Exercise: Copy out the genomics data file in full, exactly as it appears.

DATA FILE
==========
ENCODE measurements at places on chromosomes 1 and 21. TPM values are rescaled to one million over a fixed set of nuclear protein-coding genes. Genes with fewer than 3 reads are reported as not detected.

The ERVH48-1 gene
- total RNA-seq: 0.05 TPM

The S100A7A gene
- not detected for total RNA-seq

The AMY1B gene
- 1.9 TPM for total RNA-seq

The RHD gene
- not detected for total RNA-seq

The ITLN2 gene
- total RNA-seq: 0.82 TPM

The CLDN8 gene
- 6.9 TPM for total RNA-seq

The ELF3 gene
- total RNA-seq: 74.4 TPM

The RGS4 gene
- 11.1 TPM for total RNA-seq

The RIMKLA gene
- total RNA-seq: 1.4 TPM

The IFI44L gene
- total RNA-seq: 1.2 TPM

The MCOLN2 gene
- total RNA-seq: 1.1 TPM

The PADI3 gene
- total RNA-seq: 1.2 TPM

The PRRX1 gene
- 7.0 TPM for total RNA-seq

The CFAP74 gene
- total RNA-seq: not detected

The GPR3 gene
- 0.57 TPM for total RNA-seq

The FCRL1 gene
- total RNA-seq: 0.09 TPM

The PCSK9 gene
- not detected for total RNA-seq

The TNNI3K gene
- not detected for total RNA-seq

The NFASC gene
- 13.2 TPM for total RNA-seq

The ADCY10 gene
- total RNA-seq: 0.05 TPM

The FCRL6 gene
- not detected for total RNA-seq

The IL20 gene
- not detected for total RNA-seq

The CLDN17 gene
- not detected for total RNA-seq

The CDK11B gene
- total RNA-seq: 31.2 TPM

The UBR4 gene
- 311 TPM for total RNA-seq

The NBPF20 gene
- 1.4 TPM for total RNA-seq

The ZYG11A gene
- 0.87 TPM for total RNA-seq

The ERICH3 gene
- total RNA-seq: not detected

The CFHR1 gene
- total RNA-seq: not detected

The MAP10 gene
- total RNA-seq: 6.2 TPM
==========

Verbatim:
ENCODE measurements at places on chromosomes 1 and 21. TPM values are rescaled to one million over a fixed set of nuclear protein-coding genes. Genes with fewer than 3 reads are reported as not detected.

The ERVH48-1 gene
- total RNA-seq: 0.05 TPM

The S100A7A gene
- not detected for total RNA-seq

The AMY1B gene
- 1.9 TPM for total RNA-seq

The RHD gene
- not detected for total RNA-seq

The ITLN2 gene
- total RNA-seq: 0.82 TPM

The CLDN8 gene
- 6.9 TPM for total RNA-seq

The ELF3 gene
- total RNA-seq: 74.4 TPM

The RGS4 gene
- 11.1 TPM for total RNA-seq

The RIMKLA gene
- total RNA-seq: 1.4 TPM

The IFI44L gene
- total RNA-seq: 1.2 TPM

The MCOLN2 gene
- total RNA-seq: 1.1 TPM

The PADI3 gene
- total RNA-seq: 1.2 TPM

The PRRX1 gene
- 7.0 TPM for total RNA-seq

The CFAP74 gene
- total RNA-seq: not detected

The GPR3 gene
- 0.57 TPM for total RNA-seq

The FCRL1 gene
- total RNA-seq: 0.09 TPM

The PCSK9 gene
- not detected for total RNA-seq

The TNNI3K gene
- not detected for total RNA-seq

The NFASC gene
- 13.2 TPM for total RNA-seq

The ADCY10 gene
- total RNA-seq: 0.05 TPM

The FCRL6 gene
- not detected for total RNA-seq

The IL20 gene
- not detected for total RNA-seq

The CLDN17 gene
- not detected for total RNA-seq

The CDK11B gene
- total RNA-seq: 31.2 TPM

The UBR4 gene
- 311 TPM for total RNA-seq

The NBPF20 gene
- 1.4 TPM for total RNA-seq

The ZYG11A gene
- 0.87 TPM for total RNA-seq

The ERICH3 gene
- total RNA-seq: not detected

The CFHR1 gene
- total RNA-seq: not detected

The MAP10 gene
- total RNA-seq: 6.2 TPM